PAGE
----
Though it is disappearing, California’s official state grass has the ability to live for 100 years or more. New research demonstrates that sheep and cattle can help it achieve that longevity.
Researchers have identified a new reason to protect mangrove forests: they’ve been quietly keeping carbon out of Earth’s atmosphere for the past 5,000 years.
UC Riverside scientists have modified proteins involved in plants’ natural response to stress, making them the basis of innovative tests for banned pesticides and deadly, synthetic cannabinoids.
A UC Riverside-led team has learned what happens to the roots of rice plants when they’re confronted with two types of stressful scenarios: too much water, or too little. These observations form the basis of new protective strategies.
The worst fire impacts this year are predicted to hit Northern California’s higher elevation forests and Southern California’s chaparral-clad mountainous National Forest lands. To aid recovery, UC Riverside ecologists are collaborating with the US Forest Service to target these spots with new post-fire ecological restoration strategies.
A new UC Riverside study casts doubt on drought as the driver of ancient Mayan civilization collapse.
A $1.5 million emergency grant is enabling UC Riverside scientists to find plants impervious to a disease threatening America’s citrus fruit supply.
A team of researchers led by UC Riverside has demonstrated for the first time one way that a small molecule turns a single cell into something as large as a tree. For half a century, scientists have known that all plants depend on this molecule, auxin, to grow. Until now...
Scientists have figured out how plants respond to light and can flip this genetic switch to encourage food growth - even in the dark. The discovery could help increase food supply for an expanding population with shrinking opportunities for farming.
UC Riverside ecologists are leading a $1 million plant protection project that will help Southern California’s tribal nations adapt to climate change.
As many gather for Earth Day 2021, A UC Riverside ecologist urges caution toward solar geoengineering, an increasingly popular solution to the climate crisis.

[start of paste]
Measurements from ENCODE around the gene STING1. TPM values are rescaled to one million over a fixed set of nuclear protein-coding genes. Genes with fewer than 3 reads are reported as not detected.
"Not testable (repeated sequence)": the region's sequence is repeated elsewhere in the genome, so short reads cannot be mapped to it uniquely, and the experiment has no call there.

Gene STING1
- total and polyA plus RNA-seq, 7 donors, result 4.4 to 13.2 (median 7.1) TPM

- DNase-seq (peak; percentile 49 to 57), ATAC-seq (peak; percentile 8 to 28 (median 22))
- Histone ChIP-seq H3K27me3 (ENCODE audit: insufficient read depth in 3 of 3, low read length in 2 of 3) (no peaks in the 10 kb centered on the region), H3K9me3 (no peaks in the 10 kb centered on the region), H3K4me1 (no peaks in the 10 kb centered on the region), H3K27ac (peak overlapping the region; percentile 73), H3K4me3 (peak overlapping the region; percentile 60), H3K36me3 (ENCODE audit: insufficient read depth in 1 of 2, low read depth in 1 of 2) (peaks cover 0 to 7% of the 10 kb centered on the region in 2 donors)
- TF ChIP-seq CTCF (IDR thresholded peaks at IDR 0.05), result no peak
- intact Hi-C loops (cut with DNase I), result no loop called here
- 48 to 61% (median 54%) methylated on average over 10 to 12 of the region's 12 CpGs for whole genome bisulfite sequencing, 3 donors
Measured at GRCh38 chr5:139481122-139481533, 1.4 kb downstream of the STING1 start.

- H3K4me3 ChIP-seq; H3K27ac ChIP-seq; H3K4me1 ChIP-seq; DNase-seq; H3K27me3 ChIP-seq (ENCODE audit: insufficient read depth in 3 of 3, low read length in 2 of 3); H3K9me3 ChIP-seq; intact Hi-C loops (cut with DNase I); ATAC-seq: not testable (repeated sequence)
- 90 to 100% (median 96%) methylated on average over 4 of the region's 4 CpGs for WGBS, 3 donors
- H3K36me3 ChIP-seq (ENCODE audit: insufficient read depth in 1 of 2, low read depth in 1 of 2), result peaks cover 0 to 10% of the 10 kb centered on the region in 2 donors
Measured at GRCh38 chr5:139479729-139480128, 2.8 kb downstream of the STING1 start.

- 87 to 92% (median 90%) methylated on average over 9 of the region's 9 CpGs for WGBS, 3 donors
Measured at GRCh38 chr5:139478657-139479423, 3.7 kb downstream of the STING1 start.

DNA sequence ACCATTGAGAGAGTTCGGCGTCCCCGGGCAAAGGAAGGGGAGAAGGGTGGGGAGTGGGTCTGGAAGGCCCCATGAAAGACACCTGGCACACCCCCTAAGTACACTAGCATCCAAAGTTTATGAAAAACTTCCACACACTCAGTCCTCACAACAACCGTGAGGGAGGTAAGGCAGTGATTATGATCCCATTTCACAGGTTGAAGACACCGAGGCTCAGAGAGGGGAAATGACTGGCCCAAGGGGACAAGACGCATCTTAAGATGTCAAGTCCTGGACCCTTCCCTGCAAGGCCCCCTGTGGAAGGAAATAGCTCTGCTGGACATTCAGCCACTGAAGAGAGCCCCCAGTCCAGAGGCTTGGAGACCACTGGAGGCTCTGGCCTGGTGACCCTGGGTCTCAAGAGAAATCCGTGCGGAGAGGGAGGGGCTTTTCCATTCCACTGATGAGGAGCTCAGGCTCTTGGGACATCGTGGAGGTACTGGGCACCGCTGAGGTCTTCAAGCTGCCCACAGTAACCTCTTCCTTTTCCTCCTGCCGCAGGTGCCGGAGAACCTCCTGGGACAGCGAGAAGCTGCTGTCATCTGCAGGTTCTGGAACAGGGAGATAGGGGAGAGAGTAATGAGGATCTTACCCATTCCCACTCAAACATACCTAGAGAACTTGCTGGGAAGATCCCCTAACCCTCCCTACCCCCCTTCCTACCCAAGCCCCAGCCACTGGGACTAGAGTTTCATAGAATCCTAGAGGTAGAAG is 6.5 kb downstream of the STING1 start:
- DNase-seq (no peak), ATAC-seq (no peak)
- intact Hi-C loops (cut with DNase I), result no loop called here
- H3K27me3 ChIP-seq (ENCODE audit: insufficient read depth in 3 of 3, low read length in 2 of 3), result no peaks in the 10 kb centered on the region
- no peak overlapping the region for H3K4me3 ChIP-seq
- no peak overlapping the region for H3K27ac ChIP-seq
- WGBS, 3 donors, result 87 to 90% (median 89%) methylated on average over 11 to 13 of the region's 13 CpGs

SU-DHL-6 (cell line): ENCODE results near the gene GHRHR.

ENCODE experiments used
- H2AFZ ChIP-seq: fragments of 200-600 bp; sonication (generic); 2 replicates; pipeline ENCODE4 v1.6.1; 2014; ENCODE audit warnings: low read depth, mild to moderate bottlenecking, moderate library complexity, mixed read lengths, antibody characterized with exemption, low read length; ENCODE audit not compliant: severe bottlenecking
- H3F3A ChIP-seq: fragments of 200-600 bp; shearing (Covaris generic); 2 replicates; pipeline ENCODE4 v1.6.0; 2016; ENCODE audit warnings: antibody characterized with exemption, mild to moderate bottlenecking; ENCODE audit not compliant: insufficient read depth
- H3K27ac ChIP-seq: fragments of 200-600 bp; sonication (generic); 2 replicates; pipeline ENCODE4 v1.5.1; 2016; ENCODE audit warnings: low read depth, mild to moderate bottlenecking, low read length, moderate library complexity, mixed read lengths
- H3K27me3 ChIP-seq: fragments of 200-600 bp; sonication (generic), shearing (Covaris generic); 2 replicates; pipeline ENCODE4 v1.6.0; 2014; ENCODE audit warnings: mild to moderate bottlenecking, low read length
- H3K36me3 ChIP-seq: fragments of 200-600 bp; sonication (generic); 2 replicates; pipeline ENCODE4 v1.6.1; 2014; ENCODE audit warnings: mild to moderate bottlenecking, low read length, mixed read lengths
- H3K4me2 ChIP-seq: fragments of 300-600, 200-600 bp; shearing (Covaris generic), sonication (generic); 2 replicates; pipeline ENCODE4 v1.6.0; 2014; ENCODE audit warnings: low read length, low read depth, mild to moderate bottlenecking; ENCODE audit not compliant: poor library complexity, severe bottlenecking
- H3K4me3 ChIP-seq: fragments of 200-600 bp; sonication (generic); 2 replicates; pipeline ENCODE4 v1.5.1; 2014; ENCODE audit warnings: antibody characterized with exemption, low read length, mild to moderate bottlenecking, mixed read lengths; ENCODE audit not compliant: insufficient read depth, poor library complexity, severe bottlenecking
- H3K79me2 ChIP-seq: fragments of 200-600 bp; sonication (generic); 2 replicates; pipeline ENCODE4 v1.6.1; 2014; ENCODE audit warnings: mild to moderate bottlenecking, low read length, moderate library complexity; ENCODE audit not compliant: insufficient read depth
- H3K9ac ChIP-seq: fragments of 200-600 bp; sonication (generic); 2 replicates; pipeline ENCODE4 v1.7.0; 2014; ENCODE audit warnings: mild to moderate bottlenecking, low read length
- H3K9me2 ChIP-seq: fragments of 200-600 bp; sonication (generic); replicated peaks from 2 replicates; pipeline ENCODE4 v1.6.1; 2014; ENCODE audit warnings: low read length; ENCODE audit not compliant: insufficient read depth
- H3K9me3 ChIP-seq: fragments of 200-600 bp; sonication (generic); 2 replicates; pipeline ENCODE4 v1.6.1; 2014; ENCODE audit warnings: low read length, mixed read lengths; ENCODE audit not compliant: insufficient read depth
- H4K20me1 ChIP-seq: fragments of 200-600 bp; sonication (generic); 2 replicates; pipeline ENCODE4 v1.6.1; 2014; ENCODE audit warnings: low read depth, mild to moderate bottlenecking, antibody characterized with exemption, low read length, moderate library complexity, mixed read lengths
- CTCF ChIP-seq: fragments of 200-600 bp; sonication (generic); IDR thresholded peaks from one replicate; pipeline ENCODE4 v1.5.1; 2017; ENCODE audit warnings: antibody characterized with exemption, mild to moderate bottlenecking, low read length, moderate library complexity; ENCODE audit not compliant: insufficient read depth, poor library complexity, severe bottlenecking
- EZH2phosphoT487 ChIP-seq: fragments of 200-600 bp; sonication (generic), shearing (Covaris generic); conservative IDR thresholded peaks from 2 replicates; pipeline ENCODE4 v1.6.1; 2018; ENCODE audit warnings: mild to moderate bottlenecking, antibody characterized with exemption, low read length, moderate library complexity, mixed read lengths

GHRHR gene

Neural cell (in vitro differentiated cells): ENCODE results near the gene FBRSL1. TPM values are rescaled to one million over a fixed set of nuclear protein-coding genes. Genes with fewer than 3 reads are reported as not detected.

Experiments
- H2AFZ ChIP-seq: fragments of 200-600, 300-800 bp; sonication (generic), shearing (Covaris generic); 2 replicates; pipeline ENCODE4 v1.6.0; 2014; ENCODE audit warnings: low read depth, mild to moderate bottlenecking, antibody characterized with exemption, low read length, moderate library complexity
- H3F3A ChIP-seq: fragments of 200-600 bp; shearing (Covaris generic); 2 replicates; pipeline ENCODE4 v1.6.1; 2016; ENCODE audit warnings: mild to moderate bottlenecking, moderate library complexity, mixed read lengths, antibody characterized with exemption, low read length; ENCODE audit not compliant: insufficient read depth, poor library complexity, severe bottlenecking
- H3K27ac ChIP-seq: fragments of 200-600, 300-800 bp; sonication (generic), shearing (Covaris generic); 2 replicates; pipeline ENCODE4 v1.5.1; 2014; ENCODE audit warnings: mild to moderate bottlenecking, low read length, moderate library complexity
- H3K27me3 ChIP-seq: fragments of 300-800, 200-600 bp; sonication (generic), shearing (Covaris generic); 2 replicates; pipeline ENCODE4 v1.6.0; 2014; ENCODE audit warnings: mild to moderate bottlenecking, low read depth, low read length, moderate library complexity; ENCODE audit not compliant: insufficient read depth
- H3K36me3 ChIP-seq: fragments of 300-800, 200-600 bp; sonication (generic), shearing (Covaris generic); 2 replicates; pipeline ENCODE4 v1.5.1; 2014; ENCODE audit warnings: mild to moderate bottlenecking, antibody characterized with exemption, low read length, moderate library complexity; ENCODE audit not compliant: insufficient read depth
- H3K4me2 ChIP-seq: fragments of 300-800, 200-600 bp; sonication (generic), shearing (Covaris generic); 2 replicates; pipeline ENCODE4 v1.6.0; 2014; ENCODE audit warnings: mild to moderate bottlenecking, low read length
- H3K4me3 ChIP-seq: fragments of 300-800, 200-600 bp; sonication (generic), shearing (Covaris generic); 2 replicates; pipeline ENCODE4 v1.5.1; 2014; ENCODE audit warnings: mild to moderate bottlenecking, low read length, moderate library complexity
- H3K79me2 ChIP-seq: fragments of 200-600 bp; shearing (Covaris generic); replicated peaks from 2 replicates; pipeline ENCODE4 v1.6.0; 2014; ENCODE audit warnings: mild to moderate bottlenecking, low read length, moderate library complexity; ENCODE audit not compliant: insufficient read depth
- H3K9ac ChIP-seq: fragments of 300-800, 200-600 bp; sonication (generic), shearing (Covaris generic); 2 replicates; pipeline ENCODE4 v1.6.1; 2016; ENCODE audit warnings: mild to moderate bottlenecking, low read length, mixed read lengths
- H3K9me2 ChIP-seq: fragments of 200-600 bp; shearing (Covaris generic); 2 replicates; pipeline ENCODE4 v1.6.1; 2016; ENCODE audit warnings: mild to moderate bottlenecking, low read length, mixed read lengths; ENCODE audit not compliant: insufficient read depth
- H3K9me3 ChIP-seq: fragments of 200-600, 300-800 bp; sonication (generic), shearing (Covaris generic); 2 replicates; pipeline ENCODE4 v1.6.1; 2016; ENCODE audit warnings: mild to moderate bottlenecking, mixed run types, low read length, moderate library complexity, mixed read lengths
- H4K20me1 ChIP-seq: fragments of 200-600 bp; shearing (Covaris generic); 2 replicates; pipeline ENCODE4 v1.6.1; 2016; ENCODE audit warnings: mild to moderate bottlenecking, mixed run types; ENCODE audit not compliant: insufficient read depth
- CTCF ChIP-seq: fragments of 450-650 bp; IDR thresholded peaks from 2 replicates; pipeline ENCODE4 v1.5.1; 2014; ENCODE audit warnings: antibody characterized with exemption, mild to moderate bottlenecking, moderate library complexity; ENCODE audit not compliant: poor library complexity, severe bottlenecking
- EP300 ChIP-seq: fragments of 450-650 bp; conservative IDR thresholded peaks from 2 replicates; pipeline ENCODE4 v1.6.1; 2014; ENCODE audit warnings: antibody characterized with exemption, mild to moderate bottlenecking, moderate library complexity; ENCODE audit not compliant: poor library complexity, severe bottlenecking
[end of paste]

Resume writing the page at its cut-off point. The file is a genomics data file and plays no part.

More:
Barley is important for more than beer. A UC Riverside geneticist has won $1.7 million to study how one of the world’s staple foods might survive climate change.
The plant that encourages kissing at Christmas is in fact a parasite, and new research reveals mistletoe has an unusual feeding strategy. When two mistletoes invade the same tree, they increase photosynthesis to get the nutrients they need, essentially sharing the tree and causing it less harm.
Though some believe prehistoric humans lived in harmony with nature, a new UC Riverside analysis of fossils shows human arrival in the Bahamas caused some birds to be lost from the islands and other species to be completely wiped out.
After 50 years of research, UC Riverside geneticist Alan McHughen knows what DNA can and can't do. Now, he's written a book so that the rest of us can understand too. He couldn’t foresee when he wrote the book that the topic would gain additional importance with the outbreak of...
Following a decade-long effort, scientists have mapped out the genome of an aphid-like pest capable of decimating vineyards. In so doing, they have discovered how it spreads — and potentially how to stop it. The research team’s work on the genome was published this past week in a BMC Biology...
When cells don’t divide into proper copies of themselves, living things fail to grow as they should. For the first time, scientists now understand how a protein called TANGLED1 can lead to accurate cell division in plants. Inside cells are structures called microtubules, which act like highways for moving proteins...